Kenya goes to Polls

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The Kenya government has begun general election.

The polls have opened and voters have already started queuing before dawn across Kenya, eager to have their say over who will run the country for the next five years.

Delays and logistical problems have been reported in some places, but in general, the process appears smooth.

The vote follows an ‘intense campaign’ dominated by debates about living costs, unemployment, and corruption.

The frontrunners for president are ex-Prime Minister, Raila Odinga and current Deputy President, William Ruto, while the other candidates are David Mwaure and George Wajackoya

The outgoing president Uhuru Kenyatta is backing his longtime rival Mr. Odinga, after a falling out with his own deputy.

Mr. Odinga was mobbed by supporters when he went to vote in Kibra one of his strongholds in the capital, Nairobi.

He did not speak to the press, but his wife, Ida Odinga, said he was “upbeat about the election.”

While Mr. Ruto who voted in the town of Eldoret in the Rift Valley pledged to accept the election result.

“I think for the first time in the history of multi-party democracy in Kenya, all the candidates have undertaken that they will accept the outcome of the results,” he said.

However, there was some delay experience among the early morning voters at a polling station in a primary school in the Westlands area of Nairobi.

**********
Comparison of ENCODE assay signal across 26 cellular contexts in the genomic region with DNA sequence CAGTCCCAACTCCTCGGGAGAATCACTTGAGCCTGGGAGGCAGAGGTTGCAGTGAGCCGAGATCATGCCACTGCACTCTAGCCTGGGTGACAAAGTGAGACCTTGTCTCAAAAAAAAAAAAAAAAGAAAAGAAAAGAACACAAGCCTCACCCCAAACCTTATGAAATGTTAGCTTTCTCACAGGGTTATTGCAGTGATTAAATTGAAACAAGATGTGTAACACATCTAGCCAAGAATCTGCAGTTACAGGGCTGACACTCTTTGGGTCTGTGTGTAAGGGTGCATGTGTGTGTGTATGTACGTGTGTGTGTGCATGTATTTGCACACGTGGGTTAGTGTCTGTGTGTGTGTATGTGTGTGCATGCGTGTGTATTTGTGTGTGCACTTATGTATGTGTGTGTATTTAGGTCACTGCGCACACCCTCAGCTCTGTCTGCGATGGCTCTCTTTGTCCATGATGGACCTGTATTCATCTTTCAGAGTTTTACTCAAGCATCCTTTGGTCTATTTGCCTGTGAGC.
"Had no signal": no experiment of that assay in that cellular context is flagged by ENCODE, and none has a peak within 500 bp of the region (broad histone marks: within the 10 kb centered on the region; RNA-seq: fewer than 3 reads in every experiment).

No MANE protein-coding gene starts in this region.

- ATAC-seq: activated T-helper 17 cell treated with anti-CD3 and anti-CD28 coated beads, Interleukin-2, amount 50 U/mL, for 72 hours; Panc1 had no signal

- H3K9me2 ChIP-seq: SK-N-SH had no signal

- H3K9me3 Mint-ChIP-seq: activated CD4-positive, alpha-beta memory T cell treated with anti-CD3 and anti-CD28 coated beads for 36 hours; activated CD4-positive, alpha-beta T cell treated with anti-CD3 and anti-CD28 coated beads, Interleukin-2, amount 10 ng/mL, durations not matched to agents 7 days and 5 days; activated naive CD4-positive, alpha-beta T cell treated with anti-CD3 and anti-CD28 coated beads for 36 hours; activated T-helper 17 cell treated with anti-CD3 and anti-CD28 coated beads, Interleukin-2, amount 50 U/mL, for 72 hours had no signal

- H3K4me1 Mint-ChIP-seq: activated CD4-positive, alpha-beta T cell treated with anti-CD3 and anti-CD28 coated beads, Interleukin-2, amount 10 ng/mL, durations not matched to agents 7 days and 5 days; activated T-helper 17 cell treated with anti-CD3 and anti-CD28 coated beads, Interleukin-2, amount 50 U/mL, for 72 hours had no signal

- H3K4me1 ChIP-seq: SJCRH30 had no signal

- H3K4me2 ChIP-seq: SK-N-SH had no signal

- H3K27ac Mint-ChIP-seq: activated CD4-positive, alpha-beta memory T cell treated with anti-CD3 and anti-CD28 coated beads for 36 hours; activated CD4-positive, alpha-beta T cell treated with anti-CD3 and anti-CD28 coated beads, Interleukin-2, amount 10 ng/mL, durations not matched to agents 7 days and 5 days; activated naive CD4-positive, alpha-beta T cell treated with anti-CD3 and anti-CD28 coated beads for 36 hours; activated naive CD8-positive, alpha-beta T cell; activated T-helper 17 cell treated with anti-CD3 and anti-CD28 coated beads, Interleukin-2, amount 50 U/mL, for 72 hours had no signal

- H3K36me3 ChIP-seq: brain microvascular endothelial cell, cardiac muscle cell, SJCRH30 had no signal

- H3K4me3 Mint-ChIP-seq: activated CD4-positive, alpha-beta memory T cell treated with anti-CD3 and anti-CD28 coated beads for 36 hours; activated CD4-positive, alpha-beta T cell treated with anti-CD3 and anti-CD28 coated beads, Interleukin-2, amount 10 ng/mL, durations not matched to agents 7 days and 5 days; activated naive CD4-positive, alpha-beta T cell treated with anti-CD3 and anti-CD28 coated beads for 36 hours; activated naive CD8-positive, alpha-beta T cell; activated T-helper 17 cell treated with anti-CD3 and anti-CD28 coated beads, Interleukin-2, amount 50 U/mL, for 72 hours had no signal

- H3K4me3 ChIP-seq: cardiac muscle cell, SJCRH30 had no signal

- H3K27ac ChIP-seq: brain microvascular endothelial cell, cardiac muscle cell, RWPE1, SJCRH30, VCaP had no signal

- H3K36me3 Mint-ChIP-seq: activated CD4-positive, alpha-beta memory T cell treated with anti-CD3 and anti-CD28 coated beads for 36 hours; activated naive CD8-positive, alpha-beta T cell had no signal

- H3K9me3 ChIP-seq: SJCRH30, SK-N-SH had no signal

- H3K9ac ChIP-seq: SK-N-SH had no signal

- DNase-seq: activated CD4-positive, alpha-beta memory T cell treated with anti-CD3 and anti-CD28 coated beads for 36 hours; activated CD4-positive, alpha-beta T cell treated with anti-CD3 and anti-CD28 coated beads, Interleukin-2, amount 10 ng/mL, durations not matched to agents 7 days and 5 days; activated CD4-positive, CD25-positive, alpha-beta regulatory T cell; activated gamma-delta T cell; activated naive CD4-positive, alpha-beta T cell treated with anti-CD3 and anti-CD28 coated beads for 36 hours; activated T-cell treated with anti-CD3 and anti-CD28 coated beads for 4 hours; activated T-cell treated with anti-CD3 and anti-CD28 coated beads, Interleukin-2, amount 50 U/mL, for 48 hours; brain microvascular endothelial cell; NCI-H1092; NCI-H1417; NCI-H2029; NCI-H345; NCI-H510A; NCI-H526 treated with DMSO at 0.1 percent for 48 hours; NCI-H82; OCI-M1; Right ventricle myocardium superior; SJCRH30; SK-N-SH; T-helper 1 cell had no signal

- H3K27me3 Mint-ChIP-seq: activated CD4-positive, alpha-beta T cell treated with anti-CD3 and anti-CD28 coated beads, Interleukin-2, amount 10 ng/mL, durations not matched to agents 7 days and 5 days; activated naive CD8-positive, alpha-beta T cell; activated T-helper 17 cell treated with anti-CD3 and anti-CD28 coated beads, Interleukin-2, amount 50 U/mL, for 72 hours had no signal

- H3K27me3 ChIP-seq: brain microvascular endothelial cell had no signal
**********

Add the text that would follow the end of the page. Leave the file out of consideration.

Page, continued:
They were blocked from entering the compound of the school for 90 minutes after voting was supposed to start at 06:00 local time (03:00 GMT).

The reason for the delay was not clear and some people started chanting: “We want to vote!”

“I was here very early. It’s been disappointing that we got here early and had to wait for a long time,” voter Alex Kipchoge said.

When voting did get underway, the process went well.

There have also been reports of delays in the coastal area of Mombasa and some parts of the northeast of the country.

There are several other elections for parliament and local government happening at the same time and a mix-up of ballot papers in some areas for some of those votes has again raised questions about the organisation of the general election.

Polls are open for 11 hours and are expected to close at 17:00 local time (14:00 GMT). Anyone still in the queue at closing time will be allowed to vote.

Election process

Meanwhile, to win the presidential race in the first round, a candidate needs more than half of all the votes cast across the country which is at least 25% of the votes cast in a minimum of 24 counties.

Voters will also be choosing MPs and senators to go to the national parliament, county governors, and county assembly members, as well as 47 women’s representatives to sit in the National Assembly.

Report says counting will start at the polling stations shortly after voting ends. Officials will then take a photo of the final tally and send the image to both the constituency and national tallying centres.

However, only the electoral commission can declare the winner of the presidential election after verifying the physical and digital forms sent to the national tallying centre.



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